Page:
Abit IP35 Pro Socket 775 Motherboard

ccokeman - 2007-07-12 21:33:25 in Motherboards
Category: Motherboards
Reviewed by: ccokeman   
Reviewed on: July 18, 2007
Price: $168.00 USD


Are you ready to take a "Ride on the Wild Side"? Thats what Abit would like you to do with this board. Abit has created a trilogy of P35 chipset motherboards with this model, The IP35 Pro being the enthusiast level board. Since this motherboard is at the top of the food chain, performance is expected to eclipse the other two in the trilogy(IP35-E, IP35). This motherboard boasts many features, such as support for the latest 1333 FSB and quad core processors, HDMI ready sound, 100% Japanese solid state capacitors, Silent OTES cooling technology and 7.1 Realtek sound. With such an abundant set of features and the touted performance of Intel's P35 chipset, this should be one wild ride indeed.

Abit has had many success stories over the past 15+ years that they have been manufacturing computing components. Looking forward, the company is looking to what they call "Bulletproof Technology". How does this benefit the end user you might ask. It means that you can expect a product that is designed with quality, stability, reliability and superior engineering to last longer and be more reliable for the end user.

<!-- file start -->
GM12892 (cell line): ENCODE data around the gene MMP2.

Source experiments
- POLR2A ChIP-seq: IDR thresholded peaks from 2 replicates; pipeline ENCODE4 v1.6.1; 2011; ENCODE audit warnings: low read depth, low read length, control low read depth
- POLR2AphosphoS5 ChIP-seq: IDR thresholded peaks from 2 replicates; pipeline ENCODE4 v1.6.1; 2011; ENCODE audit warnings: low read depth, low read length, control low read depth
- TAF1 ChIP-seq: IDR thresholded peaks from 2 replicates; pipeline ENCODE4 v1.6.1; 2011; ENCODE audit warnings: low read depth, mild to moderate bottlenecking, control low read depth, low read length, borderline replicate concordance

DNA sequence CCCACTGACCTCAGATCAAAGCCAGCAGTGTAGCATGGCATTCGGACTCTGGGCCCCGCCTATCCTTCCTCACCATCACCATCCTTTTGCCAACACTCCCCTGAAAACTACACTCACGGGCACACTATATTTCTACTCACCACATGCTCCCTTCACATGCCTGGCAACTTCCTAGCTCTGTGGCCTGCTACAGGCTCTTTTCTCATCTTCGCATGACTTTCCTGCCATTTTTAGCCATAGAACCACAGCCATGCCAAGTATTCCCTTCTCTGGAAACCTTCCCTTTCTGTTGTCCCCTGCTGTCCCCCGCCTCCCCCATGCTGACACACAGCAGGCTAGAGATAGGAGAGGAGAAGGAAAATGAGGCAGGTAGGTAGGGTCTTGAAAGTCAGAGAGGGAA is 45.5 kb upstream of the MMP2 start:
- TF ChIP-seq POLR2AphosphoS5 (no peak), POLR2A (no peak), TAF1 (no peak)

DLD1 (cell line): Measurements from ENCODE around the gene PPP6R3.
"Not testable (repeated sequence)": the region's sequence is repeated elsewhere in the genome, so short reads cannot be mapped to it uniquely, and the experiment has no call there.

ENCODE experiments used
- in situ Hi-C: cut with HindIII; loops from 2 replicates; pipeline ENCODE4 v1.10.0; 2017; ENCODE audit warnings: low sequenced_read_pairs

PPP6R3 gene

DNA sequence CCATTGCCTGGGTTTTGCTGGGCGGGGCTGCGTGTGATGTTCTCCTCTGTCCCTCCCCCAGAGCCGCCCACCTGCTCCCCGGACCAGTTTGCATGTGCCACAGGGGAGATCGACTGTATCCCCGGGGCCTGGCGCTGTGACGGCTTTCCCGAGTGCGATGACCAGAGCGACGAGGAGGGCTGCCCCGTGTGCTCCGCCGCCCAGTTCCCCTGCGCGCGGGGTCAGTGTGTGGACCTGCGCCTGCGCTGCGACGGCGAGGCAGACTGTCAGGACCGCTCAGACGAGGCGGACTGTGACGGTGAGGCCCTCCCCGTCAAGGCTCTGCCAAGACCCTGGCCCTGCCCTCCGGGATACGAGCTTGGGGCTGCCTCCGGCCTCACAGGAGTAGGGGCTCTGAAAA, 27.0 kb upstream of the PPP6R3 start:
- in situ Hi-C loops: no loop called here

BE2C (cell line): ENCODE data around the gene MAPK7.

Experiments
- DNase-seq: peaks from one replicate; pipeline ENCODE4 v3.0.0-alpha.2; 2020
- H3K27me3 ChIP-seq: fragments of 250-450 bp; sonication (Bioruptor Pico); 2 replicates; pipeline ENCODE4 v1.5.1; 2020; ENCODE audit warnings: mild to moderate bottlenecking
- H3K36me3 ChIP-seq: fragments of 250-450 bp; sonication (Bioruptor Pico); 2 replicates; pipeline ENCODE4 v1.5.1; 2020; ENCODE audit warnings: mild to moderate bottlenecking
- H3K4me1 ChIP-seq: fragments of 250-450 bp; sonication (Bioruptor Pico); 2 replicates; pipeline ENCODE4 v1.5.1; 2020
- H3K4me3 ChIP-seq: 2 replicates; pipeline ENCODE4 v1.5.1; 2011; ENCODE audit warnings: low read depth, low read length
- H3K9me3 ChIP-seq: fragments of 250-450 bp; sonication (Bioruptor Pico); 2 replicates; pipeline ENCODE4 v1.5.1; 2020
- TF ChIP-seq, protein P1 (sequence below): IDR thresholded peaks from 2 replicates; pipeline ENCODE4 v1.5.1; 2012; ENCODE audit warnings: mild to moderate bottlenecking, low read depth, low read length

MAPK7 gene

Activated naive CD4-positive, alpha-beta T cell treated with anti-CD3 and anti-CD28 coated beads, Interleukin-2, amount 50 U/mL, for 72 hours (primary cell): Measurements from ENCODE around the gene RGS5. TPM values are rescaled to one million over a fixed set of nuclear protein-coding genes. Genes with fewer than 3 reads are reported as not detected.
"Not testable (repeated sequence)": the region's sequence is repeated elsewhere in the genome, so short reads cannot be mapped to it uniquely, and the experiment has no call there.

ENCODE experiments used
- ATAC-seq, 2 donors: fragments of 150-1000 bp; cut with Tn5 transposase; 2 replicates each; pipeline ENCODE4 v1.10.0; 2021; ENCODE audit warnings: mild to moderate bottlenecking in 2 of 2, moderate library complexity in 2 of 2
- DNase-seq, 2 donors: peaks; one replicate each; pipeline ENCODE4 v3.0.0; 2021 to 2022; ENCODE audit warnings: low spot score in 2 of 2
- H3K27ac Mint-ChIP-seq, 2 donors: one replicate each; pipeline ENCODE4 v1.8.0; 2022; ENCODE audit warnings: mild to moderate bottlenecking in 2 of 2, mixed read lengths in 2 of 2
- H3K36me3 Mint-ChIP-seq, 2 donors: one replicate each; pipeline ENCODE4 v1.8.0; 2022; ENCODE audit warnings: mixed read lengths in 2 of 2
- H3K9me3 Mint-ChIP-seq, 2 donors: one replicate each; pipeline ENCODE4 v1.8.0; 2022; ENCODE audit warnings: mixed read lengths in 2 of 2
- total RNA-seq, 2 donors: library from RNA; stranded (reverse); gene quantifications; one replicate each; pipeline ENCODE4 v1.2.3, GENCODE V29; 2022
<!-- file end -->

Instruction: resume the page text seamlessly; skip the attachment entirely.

Closer Look:

The front of the box has a monster truck theme. Monster trucks are pretty cool in my neck of the woods, so this graphic works for me. The artwork on the company's series of P35 motherboards is a departure from the Asian theme on the past series of boards. The rear of the box details all of the feature this board has and lists them in detail.

After opening the package there are two boxes that contain the documentation and bundled accessories. Digging further we find the motherboard tucked into a cradle in the bottom of the box. The board was held tightly in place to prevent any shipping damage.

Closer Look:

The accessory bundle included with this board includes six SATA cables, one floppy cable, one IDE cable, and a rear expansion plate with 2 USB and fire wire connections. The documentation includes both the motherboard manual and Uguru manual, along with a decal showing the jumper settings and front panel connections.